Yobe Uses AI And Microphones To Isolate Sounds In A Crowd

Yobe Uses AI And Microphones To Isolate Sounds In A Crowd

Smart assistants and voice-enabled speakers are now more popular than ever. According to

Voicebot.ai, about 47.3 million American adults can use smart speakers, and more than half

of smartphone users (52%) say they use voice assistants on mobile devices.


But popularity does not necessarily translate into accuracy. Anyone who tries to get the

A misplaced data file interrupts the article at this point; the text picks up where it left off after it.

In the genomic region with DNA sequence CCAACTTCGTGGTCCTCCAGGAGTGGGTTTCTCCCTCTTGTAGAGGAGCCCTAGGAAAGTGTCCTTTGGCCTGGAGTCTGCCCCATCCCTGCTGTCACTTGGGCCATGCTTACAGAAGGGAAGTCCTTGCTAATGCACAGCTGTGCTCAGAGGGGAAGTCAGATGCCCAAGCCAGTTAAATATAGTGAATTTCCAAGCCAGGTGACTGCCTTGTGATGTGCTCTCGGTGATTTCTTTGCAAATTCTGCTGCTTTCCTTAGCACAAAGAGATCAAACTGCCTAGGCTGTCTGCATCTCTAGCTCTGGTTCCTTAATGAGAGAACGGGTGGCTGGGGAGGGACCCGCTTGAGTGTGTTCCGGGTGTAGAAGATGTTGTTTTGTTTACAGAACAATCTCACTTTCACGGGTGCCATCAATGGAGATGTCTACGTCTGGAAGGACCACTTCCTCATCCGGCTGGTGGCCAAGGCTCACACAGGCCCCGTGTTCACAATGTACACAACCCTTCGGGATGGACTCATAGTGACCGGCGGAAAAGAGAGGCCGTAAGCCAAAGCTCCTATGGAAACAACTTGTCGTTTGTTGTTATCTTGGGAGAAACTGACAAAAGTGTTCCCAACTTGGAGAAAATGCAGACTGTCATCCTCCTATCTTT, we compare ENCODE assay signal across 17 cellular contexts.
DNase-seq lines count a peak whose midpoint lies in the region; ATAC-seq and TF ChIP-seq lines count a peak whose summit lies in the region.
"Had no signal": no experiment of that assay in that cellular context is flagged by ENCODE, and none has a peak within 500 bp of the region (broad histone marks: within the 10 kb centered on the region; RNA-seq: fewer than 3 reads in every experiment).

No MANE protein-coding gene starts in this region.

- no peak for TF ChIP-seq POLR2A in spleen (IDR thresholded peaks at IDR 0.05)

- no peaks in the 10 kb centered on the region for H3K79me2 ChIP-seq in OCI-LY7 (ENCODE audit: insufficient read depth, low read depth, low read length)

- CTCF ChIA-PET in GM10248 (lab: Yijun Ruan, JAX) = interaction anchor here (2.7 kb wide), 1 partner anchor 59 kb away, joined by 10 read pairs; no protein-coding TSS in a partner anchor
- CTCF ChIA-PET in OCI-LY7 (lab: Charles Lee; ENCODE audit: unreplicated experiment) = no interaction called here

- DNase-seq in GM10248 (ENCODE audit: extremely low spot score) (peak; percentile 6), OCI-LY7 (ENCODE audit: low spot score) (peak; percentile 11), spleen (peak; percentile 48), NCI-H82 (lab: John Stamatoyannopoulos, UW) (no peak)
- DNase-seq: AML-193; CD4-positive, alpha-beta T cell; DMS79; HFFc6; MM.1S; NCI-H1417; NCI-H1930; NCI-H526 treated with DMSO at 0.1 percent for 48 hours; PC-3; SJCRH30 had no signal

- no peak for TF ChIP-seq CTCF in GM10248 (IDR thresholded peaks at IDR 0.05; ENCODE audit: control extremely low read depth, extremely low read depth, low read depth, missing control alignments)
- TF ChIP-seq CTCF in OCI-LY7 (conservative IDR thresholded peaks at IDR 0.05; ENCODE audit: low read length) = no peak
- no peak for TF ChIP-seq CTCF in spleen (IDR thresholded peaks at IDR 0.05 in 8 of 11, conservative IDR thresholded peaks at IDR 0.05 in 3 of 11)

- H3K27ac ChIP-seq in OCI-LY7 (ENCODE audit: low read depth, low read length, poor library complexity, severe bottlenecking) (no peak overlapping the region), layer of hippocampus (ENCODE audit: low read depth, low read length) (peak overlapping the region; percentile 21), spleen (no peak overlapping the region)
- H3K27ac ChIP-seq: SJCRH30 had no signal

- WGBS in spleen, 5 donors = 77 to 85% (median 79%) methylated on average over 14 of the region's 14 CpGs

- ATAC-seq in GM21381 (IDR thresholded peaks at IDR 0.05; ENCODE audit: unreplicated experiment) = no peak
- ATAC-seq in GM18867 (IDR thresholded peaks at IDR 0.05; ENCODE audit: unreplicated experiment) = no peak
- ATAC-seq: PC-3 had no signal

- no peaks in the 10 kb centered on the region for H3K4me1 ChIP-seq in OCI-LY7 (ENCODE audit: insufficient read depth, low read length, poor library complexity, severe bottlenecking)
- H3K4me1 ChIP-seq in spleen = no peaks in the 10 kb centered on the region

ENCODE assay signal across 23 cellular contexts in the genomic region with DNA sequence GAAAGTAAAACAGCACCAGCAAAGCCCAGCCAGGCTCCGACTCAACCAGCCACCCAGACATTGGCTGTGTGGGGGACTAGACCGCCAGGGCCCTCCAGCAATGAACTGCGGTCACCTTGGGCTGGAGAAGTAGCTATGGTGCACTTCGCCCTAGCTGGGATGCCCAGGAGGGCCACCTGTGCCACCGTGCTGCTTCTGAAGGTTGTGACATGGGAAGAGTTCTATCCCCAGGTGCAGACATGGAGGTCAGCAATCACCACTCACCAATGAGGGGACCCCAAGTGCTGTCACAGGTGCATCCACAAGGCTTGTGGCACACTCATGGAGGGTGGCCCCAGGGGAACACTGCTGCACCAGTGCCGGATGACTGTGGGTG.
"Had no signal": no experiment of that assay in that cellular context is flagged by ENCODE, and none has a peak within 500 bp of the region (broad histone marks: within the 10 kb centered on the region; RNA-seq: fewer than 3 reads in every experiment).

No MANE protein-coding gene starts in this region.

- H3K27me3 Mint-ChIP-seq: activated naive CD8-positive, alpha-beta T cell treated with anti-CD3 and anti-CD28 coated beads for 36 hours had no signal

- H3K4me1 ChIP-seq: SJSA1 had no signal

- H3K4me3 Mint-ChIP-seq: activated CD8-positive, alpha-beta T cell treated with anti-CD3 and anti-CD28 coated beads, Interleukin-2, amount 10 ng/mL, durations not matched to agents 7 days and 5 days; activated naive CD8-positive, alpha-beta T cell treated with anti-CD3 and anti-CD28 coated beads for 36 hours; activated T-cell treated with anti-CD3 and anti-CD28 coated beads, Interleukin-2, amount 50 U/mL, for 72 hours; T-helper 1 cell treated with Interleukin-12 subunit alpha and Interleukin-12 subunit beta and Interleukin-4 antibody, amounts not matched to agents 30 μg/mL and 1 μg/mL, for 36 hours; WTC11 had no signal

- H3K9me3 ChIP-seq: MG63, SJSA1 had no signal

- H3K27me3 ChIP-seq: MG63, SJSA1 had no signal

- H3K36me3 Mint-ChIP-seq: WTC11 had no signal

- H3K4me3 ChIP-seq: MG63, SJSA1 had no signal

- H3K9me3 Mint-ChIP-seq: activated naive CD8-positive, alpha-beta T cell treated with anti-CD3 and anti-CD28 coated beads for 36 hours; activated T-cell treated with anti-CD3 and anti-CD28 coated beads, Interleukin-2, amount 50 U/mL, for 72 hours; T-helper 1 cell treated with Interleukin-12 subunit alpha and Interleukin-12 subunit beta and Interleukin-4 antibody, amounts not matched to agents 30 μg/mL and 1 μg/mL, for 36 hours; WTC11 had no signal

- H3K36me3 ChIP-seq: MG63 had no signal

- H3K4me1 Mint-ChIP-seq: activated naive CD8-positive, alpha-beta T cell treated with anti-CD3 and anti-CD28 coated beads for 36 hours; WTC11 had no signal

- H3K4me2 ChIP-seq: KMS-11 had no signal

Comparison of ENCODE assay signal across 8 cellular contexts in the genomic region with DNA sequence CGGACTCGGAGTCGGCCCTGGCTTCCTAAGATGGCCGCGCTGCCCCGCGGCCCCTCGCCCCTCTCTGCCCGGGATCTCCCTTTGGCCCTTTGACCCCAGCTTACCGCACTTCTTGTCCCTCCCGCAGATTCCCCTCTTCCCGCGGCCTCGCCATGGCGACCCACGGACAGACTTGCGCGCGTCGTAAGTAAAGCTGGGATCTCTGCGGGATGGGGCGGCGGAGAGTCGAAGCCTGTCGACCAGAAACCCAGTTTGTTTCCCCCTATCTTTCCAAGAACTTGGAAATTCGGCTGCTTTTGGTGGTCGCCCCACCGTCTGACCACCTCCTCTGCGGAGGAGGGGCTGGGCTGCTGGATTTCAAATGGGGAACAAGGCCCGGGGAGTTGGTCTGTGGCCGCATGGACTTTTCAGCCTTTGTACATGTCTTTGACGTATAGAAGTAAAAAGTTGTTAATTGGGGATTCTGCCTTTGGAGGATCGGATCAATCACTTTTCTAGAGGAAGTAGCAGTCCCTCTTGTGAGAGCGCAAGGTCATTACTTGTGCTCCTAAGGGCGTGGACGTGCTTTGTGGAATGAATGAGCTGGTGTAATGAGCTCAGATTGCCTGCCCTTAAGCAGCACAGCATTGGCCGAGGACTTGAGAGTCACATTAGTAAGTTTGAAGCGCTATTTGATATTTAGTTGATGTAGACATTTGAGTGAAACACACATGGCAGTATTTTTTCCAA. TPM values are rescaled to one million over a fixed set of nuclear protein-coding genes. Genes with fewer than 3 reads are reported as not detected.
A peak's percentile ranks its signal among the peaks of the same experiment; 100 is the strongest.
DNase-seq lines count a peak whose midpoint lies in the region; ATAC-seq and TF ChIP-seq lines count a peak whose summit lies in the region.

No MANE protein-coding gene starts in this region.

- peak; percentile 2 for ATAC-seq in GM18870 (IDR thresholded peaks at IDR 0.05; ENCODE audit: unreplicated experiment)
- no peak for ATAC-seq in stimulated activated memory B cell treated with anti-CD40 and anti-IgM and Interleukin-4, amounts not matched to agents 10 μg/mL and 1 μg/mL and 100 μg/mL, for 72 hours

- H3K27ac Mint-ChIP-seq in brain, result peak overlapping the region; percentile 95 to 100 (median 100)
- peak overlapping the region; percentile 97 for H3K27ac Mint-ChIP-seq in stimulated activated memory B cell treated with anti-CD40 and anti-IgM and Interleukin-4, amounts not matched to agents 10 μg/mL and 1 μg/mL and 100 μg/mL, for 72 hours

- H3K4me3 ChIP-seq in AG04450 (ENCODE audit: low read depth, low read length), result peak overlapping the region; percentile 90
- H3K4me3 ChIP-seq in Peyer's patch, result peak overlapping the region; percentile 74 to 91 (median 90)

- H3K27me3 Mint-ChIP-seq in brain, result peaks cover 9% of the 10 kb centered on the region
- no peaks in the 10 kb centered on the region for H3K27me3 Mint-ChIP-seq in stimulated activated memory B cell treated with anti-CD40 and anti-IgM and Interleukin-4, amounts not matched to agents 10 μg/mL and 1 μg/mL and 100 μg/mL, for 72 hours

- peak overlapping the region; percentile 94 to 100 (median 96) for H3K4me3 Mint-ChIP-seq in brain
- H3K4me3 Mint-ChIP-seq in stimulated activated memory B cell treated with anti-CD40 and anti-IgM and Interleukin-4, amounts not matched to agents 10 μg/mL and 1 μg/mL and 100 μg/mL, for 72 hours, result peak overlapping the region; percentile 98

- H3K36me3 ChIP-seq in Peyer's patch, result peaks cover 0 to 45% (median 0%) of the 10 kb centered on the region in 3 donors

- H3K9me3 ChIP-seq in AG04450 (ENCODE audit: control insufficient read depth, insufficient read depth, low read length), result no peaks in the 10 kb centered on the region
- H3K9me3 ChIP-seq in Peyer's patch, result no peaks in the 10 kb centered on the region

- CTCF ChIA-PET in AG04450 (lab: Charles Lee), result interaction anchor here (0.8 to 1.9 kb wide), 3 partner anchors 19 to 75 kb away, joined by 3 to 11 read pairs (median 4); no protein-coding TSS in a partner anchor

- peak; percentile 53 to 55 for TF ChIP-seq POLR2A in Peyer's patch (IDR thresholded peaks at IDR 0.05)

attention of Cortana or Alexa at a party can tell you that when they isolate the voice from the

crowd, they are not exactly ace.


Yobe, based in Boston, Massachusetts, claims it can make assistants a better listener. The

startup was founded at the Massachusetts Institute of Technology (MIT) and raised nearly $2

million in seed funding from Clique Capital Partners and the National Science Foundation



Today, the Voice Recognition System (VISPR) for user profile retrieval was launched. 

"smart", can identify, track and separate sounds in noisy environments. It claims that artificial

intelligence (AI) allows its software stack to accurately track speech in"any auditory





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